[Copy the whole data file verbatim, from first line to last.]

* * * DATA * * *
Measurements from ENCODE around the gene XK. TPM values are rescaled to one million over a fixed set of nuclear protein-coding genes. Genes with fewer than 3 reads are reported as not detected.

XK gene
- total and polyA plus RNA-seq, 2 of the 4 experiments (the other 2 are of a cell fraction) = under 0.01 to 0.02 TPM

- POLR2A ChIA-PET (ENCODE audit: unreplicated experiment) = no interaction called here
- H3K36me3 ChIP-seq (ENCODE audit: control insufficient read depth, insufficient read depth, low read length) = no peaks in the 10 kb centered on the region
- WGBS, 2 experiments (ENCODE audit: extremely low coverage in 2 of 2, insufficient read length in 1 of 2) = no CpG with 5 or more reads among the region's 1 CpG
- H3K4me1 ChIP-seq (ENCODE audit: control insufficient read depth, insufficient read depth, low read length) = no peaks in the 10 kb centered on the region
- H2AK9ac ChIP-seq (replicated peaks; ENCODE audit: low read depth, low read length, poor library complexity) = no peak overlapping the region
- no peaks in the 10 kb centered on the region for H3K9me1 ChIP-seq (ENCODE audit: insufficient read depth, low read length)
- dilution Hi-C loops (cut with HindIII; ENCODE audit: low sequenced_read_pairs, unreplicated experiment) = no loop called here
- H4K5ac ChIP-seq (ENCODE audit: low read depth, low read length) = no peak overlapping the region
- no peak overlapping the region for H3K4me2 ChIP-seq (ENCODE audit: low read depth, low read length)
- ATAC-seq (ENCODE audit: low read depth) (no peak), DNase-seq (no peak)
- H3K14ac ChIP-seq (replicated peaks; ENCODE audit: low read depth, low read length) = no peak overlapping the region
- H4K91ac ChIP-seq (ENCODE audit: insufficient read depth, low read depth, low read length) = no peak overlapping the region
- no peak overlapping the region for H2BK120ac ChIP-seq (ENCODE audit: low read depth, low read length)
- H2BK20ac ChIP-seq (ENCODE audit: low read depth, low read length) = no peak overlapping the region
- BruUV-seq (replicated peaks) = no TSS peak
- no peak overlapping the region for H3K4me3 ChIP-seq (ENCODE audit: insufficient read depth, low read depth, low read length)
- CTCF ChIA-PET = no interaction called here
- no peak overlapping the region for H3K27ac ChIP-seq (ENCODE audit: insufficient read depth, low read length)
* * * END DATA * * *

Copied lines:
Measurements from ENCODE around the gene XK. TPM values are rescaled to one million over a fixed set of nuclear protein-coding genes. Genes with fewer than 3 reads are reported as not detected.

XK gene
- total and polyA plus RNA-seq, 2 of the 4 experiments (the other 2 are of a cell fraction) = under 0.01 to 0.02 TPM

- POLR2A ChIA-PET (ENCODE audit: unreplicated experiment) = no interaction called here
- H3K36me3 ChIP-seq (ENCODE audit: control insufficient read depth, insufficient read depth, low read length) = no peaks in the 10 kb centered on the region
- WGBS, 2 experiments (ENCODE audit: extremely low coverage in 2 of 2, insufficient read length in 1 of 2) = no CpG with 5 or more reads among the region's 1 CpG
- H3K4me1 ChIP-seq (ENCODE audit: control insufficient read depth, insufficient read depth, low read length) = no peaks in the 10 kb centered on the region
- H2AK9ac ChIP-seq (replicated peaks; ENCODE audit: low read depth, low read length, poor library complexity) = no peak overlapping the region
- no peaks in the 10 kb centered on the region for H3K9me1 ChIP-seq (ENCODE audit: insufficient read depth, low read length)
- dilution Hi-C loops (cut with HindIII; ENCODE audit: low sequenced_read_pairs, unreplicated experiment) = no loop called here
- H4K5ac ChIP-seq (ENCODE audit: low read depth, low read length) = no peak overlapping the region
- no peak overlapping the region for H3K4me2 ChIP-seq (ENCODE audit: low read depth, low read length)
- ATAC-seq (ENCODE audit: low read depth) (no peak), DNase-seq (no peak)
- H3K14ac ChIP-seq (replicated peaks; ENCODE audit: low read depth, low read length) = no peak overlapping the region
- H4K91ac ChIP-seq (ENCODE audit: insufficient read depth, low read depth, low read length) = no peak overlapping the region
- no peak overlapping the region for H2BK120ac ChIP-seq (ENCODE audit: low read depth, low read length)
- H2BK20ac ChIP-seq (ENCODE audit: low read depth, low read length) = no peak overlapping the region
- BruUV-seq (replicated peaks) = no TSS peak
- no peak overlapping the region for H3K4me3 ChIP-seq (ENCODE audit: insufficient read depth, low read depth, low read length)
- CTCF ChIA-PET = no interaction called here
- no peak overlapping the region for H3K27ac ChIP-seq (ENCODE audit: insufficient read depth, low read length)